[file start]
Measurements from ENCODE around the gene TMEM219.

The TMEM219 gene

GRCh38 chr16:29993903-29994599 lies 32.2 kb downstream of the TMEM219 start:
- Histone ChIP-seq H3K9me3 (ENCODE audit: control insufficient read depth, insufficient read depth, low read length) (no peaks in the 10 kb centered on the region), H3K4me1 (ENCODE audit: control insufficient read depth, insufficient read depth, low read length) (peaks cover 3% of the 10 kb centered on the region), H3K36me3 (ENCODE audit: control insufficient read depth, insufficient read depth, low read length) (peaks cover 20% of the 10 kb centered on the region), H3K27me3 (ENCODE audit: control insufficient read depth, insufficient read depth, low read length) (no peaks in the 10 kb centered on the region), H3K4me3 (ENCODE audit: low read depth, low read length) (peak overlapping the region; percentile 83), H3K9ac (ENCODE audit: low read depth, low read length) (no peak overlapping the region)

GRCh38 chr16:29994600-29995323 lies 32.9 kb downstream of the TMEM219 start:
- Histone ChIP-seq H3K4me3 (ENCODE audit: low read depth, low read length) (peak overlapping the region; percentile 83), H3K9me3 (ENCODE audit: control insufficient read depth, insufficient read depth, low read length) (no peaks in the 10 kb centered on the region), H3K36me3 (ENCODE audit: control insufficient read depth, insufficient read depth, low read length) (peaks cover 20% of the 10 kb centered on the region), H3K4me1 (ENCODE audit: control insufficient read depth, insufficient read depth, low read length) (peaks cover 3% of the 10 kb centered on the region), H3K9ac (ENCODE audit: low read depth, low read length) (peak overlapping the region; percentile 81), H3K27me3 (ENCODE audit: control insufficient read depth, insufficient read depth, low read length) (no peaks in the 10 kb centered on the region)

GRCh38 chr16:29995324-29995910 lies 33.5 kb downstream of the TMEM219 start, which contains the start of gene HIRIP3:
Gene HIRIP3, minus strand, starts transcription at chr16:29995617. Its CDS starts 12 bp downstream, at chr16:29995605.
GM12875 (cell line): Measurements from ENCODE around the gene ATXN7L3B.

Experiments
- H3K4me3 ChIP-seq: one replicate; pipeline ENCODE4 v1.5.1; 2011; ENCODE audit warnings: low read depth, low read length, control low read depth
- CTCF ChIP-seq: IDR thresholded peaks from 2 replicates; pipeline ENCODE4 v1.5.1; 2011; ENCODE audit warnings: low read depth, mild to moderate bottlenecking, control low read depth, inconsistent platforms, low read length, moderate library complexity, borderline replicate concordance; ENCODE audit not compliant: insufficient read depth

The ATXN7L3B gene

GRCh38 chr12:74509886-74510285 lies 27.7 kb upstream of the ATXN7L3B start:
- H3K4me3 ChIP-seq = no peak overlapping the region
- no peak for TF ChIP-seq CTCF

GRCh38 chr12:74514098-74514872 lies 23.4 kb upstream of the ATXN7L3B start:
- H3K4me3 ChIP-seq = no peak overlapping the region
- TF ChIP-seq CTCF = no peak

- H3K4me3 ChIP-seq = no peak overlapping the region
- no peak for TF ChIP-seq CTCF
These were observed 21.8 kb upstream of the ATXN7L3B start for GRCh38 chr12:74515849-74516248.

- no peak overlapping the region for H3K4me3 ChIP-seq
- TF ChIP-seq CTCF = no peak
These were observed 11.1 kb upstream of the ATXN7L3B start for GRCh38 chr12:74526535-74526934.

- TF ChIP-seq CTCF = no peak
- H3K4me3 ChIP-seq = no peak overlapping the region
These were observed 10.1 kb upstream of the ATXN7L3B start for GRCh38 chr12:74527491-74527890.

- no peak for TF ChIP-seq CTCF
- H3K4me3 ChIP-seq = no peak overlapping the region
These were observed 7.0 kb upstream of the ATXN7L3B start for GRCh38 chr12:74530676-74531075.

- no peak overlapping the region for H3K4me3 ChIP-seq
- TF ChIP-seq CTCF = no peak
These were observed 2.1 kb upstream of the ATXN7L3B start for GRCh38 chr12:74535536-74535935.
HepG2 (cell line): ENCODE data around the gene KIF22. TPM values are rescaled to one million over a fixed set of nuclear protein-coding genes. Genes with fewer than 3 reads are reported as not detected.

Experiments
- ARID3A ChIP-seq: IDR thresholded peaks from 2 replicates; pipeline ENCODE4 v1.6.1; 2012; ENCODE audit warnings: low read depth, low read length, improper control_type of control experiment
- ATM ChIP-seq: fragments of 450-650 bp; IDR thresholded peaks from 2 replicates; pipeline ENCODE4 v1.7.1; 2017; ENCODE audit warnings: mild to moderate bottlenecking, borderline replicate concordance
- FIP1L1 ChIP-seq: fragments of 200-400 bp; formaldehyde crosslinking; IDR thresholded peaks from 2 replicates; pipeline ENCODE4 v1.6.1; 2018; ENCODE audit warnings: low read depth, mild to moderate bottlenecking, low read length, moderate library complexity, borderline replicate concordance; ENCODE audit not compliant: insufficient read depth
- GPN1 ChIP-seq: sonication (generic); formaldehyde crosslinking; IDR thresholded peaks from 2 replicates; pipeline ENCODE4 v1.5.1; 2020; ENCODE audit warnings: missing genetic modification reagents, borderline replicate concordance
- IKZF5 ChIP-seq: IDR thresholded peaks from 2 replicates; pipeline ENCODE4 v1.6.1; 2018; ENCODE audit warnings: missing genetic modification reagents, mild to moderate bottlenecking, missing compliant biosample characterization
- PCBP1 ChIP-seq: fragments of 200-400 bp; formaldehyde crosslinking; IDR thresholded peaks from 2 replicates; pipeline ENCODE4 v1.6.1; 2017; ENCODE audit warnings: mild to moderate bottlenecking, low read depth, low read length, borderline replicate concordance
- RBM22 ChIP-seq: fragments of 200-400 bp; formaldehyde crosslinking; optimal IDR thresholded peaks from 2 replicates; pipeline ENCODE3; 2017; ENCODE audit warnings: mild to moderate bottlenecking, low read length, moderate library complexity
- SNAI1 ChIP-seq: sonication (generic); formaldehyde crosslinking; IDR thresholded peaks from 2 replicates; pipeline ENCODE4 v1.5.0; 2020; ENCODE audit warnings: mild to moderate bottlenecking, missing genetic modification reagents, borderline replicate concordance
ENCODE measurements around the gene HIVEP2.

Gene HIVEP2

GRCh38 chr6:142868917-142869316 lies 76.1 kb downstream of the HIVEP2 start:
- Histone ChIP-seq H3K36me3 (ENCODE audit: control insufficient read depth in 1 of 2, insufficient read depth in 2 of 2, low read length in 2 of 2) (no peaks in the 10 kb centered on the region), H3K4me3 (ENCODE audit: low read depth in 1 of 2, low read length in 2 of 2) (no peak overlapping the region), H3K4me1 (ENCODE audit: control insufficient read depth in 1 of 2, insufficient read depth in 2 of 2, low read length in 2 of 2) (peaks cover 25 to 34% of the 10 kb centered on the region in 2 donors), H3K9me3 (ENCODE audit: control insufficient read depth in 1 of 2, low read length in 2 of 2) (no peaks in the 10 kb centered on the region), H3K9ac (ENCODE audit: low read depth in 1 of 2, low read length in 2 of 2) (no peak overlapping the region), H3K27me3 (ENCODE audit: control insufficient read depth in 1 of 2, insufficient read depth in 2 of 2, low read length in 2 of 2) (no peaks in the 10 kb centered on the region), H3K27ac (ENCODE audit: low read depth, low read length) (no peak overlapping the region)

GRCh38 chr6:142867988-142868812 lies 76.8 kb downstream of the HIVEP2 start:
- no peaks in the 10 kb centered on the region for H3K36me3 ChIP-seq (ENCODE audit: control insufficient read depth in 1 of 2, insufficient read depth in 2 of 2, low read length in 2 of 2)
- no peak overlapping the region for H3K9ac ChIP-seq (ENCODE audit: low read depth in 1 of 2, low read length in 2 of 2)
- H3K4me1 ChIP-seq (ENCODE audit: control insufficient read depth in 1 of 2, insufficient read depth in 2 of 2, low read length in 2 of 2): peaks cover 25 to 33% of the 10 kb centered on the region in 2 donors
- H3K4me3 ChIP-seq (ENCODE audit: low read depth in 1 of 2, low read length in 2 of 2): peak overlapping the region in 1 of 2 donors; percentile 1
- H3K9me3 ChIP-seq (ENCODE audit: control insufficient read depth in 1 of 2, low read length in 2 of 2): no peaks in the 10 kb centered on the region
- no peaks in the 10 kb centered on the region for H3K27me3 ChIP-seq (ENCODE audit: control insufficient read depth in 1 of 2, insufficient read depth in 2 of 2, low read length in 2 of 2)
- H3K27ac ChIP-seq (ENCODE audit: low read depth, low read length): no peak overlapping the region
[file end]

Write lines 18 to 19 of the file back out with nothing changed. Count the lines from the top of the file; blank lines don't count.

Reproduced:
- H3K4me3 ChIP-seq = no peak overlapping the region
- TF ChIP-seq CTCF = no peak